The Rockefeller Foundation has announced a second batch of cities in its 100 Resilient Cities Challenge. The foundation launched the challenge last year as a way to support resiliency measures in cities around the world. This includes support to hire a Chief Resiliency Officer. One year after the first 32 cities were selected, another 35 have been added to the list, including six in the United States—Boston, Chicago, Dallas, Pittsburgh, St. Louis, and Tulsa. To see the full list, visit the 100 Resilient Cities Challenge website.
It had been a few days—maybe even weeks—since we’d seen a new report about the devastating impacts of climate change, but, as expected, that short streak has ended. The latest end-of-the-world-type report comes from the Union of Concerned Scientists, and let’s just say there’s a reason these scientists are so concerned.
Five state capitals will get help from the Environmental Protection Agency to develop green infrastructure that could help mitigate the cost of natural disasters and climate change. Resiliency, whether it be in the context of global warming or natural and manmade catastrophes, has become a white-hot topic in the design world, especially since Superstorm Sandy battered New York City in 2012. Read More
The International Union of Architects (UIA) has made a major commitment to do its part in the fight against climate change. At its recent World Congress in Durban, South Africa, the Union—which represents 1.3 million architects from 124 countries—universally pledged to eliminate carbon emissions from the built environment by 2050. The “2050 Imperative” was created by the non-profit Architecture 2030 and approved by the UIA on August 8th.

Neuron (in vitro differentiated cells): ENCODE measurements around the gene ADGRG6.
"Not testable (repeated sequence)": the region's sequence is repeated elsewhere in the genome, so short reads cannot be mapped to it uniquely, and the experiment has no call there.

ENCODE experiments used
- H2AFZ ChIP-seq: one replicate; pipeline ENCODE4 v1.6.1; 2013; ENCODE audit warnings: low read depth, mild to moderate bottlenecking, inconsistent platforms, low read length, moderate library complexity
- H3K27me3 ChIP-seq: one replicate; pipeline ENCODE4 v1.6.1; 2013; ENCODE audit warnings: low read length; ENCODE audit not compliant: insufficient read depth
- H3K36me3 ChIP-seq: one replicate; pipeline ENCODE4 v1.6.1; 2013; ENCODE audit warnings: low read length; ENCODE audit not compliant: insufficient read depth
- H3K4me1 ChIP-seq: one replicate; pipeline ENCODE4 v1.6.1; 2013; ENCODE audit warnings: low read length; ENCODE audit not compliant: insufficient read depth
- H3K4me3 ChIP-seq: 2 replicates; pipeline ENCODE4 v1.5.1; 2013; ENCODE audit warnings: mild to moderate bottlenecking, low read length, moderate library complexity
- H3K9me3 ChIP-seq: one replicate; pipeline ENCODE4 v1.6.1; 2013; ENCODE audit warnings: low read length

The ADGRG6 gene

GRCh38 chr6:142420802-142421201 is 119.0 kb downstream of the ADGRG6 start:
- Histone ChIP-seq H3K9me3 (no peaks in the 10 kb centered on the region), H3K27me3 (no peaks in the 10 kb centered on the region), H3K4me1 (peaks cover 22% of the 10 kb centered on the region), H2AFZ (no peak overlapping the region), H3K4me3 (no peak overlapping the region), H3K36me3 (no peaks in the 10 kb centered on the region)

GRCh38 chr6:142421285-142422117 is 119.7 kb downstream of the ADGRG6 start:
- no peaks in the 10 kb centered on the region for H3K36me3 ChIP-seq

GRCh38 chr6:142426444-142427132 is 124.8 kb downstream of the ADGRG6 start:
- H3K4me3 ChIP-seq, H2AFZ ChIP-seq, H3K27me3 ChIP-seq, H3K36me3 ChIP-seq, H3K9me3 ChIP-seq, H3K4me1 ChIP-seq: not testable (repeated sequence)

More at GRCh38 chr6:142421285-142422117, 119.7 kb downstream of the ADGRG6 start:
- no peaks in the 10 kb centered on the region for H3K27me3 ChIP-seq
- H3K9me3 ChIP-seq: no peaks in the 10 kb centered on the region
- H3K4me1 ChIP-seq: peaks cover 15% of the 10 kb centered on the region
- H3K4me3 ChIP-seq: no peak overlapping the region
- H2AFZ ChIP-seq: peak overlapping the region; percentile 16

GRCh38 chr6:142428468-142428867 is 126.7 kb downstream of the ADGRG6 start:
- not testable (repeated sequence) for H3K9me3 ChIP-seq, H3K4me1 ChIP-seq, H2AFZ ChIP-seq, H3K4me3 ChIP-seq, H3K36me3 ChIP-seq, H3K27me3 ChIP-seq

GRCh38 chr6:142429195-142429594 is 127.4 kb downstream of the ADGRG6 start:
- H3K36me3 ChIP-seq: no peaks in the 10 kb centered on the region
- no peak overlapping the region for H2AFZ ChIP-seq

Scientists’ dire warnings about climate change have become as routine as they are shocking. As global temperatures shatter records and extreme weather events rip across the planet, climatologists have continued to issue study after study about how bad things are and how much worse they will get. For years, we’ve known that coastal cities are threatened by rising sea levels, but now there is even more bad news for those living in populated urban centers—whether they’re near the sea or not. It’s called the “climate penalty” and it could transform urban living.
Climate change and extreme weather events have made resilience a watchword among AEC professionals. In this video from our partners at Enclos, filmed at facades+ NYC in April, Gordon Gill (Adrian Smith + Gordon Gill), Edward Peck (Thornton Tomasetti), and James O’Callaghan (Eckersley O’Callaghan) talk about designing and engineering building skins to meet present and future environmental challenges.
Resilience will take center stage at the facades+ Chicago conference July 24-25. Early Bird registration rates have been extended through Sunday, June 29. For more information and to register, visit the conference website.
As the Rebuild By Design jury mulls over a winner of its resiliency-based design competition to re-imagine the East Coast in light of Hurricane Sandy, students in Harvard’s Graduate School of Design have been creating their own ways to protect against the Next Big Storm. While their studio, titled “Design and Politics,” was purely academic, it was modeled on the Department of Housing and Urban Development’s official competition. The Dutchman in charge of Rebuild, Henk Ovink, oversaw the interdisciplinary teams of students, and representatives from half of Rebuild’s final ten teams served as jurors at the studio review.
Blair Kamin convened a panel of designers at the Chicago Architecture Foundation last Wednesday for a discussion around themes explored in his recent series “Designed in Chicago, Made in China,” in which the Chicago Tribune architecture critic assessed the effects of that country’s rapid development on urbanism and design. Read More